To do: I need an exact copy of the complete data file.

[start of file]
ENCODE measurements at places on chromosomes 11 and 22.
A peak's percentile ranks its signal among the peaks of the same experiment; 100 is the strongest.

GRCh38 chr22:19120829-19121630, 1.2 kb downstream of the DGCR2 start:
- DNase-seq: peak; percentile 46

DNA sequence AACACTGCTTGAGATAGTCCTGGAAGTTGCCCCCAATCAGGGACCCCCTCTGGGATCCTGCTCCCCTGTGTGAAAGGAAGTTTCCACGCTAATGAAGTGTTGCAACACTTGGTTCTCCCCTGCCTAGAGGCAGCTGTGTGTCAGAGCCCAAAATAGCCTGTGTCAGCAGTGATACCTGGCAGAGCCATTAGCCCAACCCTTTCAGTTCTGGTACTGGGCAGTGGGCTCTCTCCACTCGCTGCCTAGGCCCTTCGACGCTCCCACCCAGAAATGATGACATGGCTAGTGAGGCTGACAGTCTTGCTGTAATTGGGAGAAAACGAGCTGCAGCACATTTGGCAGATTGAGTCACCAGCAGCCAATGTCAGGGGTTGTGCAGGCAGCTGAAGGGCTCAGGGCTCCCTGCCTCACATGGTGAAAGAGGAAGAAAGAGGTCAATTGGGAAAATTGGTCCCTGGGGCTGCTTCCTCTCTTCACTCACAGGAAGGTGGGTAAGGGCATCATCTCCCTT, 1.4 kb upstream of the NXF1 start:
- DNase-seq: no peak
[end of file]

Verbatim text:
ENCODE measurements at places on chromosomes 11 and 22.
A peak's percentile ranks its signal among the peaks of the same experiment; 100 is the strongest.

GRCh38 chr22:19120829-19121630, 1.2 kb downstream of the DGCR2 start:
- DNase-seq: peak; percentile 46

DNA sequence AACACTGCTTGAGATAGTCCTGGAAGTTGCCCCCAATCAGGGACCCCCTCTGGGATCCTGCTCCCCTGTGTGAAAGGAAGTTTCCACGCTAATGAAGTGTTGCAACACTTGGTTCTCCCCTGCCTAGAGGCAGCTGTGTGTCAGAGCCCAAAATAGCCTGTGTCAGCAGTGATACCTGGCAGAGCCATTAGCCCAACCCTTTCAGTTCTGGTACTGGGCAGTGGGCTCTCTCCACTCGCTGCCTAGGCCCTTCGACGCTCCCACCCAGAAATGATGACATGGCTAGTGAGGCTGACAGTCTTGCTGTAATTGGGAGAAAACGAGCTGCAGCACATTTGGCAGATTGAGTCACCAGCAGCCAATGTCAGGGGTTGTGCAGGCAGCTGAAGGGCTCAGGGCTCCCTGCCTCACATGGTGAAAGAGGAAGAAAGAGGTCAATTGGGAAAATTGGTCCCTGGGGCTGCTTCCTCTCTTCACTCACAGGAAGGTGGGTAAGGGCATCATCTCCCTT, 1.4 kb upstream of the NXF1 start:
- DNase-seq: no peak